Harare, November 1997, a city laid out as a grid with many fine buildings and beautiful parks and gardens. On consulting my tourist map, publisher The Surveyor-General of Zimbabwe, I decided to go and see the Prime Minister’s residence, just as in past times tourists to London would go to see 10 Downing Street.
I wasn’t the first British tourist to do this. Alexander Chancellor records “In 1982, when I was in Zimbabwe, I took a stroll down Chancellor Avenue in Harare. I made a point of visiting this particular street because Chancellor Avenue was called that after my grandfather, Sir John Chancellor, the first British governor of Southern Rhodesia (as Zimbabwe was once called). I was surprised that it still bore his name, because it was already two years since independence and the new government had been busy eliminating the last vestiges of colonial rule.^”
So one bright morning I took the short walk from the Bronte Hotel to Chancellor Avenue and peered through the gates – from memory the residence was well screened so not much to see. In next no time a couple of young men (cadet soldiers?) came over and arrested me. Fortunately I hadn’t taken my camera – this was still the era of colour slides so pics were carefully rationed. I wasn’t carrying any ID either, which was less helpful. Progressively I was passed up the ranks to soldiers with more and more stripes, one of whom then drove me back to my hotel to confirm my ID.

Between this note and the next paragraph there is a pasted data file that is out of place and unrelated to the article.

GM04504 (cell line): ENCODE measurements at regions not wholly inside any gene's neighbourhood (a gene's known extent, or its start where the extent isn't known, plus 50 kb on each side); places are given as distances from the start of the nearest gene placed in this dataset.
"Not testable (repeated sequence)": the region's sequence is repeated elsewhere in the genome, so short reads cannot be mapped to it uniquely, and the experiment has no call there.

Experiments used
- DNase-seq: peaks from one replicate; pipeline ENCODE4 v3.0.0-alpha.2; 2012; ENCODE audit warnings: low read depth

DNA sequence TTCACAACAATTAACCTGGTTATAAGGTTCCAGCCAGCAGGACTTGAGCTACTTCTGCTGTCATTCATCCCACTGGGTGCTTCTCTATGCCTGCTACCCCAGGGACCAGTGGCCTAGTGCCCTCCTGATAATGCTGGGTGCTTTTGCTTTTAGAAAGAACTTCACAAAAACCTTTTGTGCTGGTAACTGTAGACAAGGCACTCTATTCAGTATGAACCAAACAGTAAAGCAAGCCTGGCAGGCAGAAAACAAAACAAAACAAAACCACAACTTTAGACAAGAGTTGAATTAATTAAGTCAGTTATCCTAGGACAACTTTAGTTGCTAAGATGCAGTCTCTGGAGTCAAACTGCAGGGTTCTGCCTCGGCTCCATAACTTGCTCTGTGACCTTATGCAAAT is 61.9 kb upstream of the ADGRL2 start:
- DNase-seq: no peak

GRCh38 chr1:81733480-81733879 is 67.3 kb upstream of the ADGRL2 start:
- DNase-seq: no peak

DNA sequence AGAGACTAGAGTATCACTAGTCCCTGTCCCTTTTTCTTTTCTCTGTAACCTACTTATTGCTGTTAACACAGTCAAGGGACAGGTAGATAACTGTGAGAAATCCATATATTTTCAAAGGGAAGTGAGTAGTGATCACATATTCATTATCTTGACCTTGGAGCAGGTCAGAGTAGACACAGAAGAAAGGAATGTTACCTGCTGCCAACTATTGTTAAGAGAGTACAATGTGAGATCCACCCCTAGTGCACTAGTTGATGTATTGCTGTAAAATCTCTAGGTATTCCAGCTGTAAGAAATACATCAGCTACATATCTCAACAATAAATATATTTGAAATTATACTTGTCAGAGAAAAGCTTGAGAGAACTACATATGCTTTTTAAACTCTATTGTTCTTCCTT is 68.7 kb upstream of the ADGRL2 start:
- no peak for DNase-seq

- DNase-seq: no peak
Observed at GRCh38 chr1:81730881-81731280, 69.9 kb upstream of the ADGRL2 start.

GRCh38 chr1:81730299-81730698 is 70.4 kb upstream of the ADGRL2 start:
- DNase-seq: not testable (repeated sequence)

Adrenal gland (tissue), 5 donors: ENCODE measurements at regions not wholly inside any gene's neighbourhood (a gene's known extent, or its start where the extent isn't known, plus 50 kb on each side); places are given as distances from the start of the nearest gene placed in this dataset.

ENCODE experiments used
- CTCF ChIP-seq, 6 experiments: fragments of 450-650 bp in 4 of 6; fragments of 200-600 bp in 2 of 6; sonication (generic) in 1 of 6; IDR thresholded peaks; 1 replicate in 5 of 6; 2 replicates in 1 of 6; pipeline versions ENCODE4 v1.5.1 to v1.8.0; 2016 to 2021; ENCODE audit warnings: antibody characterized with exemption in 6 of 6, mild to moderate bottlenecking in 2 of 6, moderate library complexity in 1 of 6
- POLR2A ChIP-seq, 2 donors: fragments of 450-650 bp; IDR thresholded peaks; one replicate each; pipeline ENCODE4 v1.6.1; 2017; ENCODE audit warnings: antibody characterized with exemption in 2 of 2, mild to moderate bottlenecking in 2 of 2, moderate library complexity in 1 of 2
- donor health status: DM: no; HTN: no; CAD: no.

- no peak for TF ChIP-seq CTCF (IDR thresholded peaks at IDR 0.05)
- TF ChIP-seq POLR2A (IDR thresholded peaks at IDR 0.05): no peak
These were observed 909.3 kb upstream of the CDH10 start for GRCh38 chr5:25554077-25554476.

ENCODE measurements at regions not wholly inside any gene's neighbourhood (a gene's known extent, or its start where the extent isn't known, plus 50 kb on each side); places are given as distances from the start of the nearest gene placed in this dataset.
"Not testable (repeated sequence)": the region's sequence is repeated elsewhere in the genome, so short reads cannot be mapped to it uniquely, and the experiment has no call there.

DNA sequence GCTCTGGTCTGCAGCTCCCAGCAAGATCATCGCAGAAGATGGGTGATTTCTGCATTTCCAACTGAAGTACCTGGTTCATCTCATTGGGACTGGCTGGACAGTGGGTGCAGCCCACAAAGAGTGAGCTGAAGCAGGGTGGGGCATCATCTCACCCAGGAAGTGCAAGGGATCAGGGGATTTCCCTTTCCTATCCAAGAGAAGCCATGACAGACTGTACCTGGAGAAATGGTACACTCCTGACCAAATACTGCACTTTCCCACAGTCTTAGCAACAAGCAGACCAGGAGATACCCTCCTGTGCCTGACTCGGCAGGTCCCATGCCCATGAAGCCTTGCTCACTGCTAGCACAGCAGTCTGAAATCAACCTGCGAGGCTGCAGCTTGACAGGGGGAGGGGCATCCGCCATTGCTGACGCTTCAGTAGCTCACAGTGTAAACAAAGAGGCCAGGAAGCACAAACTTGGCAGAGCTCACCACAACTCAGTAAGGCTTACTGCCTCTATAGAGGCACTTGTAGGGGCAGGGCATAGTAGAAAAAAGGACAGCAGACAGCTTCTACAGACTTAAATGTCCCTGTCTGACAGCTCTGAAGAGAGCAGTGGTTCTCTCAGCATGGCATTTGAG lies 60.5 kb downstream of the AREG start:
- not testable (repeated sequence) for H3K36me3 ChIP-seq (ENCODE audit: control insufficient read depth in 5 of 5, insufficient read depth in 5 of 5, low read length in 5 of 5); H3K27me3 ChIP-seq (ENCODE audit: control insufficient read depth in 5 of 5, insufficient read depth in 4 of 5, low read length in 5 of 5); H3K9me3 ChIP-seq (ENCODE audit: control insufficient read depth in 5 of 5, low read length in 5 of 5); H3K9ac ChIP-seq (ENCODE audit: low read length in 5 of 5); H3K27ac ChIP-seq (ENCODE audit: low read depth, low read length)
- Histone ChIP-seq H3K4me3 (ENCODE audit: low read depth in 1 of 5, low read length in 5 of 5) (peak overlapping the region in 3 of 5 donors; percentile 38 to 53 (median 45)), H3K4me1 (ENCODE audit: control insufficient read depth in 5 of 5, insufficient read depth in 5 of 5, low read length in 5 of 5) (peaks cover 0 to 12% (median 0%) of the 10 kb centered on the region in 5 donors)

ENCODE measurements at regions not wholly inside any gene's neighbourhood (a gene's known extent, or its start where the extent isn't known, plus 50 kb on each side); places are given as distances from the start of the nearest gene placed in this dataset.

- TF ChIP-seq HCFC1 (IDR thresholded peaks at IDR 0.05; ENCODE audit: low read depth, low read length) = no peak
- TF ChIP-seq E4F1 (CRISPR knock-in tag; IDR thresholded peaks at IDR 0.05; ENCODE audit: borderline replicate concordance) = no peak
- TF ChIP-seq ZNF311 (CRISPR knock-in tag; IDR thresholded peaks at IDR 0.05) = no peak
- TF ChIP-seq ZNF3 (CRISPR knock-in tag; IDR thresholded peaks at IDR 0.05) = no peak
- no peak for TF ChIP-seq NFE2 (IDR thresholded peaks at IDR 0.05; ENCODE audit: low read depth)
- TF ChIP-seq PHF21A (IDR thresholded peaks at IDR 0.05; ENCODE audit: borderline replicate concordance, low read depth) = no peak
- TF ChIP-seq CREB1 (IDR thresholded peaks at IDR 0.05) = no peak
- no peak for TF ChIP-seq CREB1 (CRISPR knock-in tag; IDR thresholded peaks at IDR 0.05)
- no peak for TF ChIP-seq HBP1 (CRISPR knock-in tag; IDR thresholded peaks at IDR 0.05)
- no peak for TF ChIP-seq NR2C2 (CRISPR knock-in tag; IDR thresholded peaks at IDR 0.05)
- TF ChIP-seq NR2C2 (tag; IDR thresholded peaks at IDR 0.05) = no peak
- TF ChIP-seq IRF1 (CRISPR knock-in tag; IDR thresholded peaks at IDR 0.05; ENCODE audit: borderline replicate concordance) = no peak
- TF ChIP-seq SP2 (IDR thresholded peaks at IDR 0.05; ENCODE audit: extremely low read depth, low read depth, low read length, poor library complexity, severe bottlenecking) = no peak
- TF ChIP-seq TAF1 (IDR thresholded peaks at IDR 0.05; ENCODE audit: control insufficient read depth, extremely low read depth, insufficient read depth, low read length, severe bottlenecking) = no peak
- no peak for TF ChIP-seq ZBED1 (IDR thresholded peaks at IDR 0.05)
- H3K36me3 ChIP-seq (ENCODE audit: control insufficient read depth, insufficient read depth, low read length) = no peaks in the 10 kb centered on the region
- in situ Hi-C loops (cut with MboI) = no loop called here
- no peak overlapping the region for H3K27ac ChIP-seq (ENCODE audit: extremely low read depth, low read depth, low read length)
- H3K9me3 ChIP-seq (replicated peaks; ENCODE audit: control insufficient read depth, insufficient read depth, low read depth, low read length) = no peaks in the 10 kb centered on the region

At the hotel my passport details were noted. I was told that I was free to leave the hotel during the day but must be back by 6.00p.m. in case they needed to take things further. By now I was a bit worried: could I please phone the British Consulate, I asked. No, need I was told.
So after a pleasant day I returned to the hotel. Shortly after six the phone in my room rang. “Reception here, there’s two gentlemen who want to talk to you.” Now I knew I was in trouble! I walked across the garden in some trepidation. Two well dressed men greeted me. “We’re from the Prime Minister’s office. We’ve been told what happened to you this morning and have come to apologise. We hope it won’t spoil your visit.” In reply I thanked them, also pointing out that the residence was shown on a government-produced tourist map that was on sale in the city. “Not any more!”, came the reply!
And, yes, I did enjoy my stay. I was fortunate to be visiting just before Zimbabwe really spiralled downhill.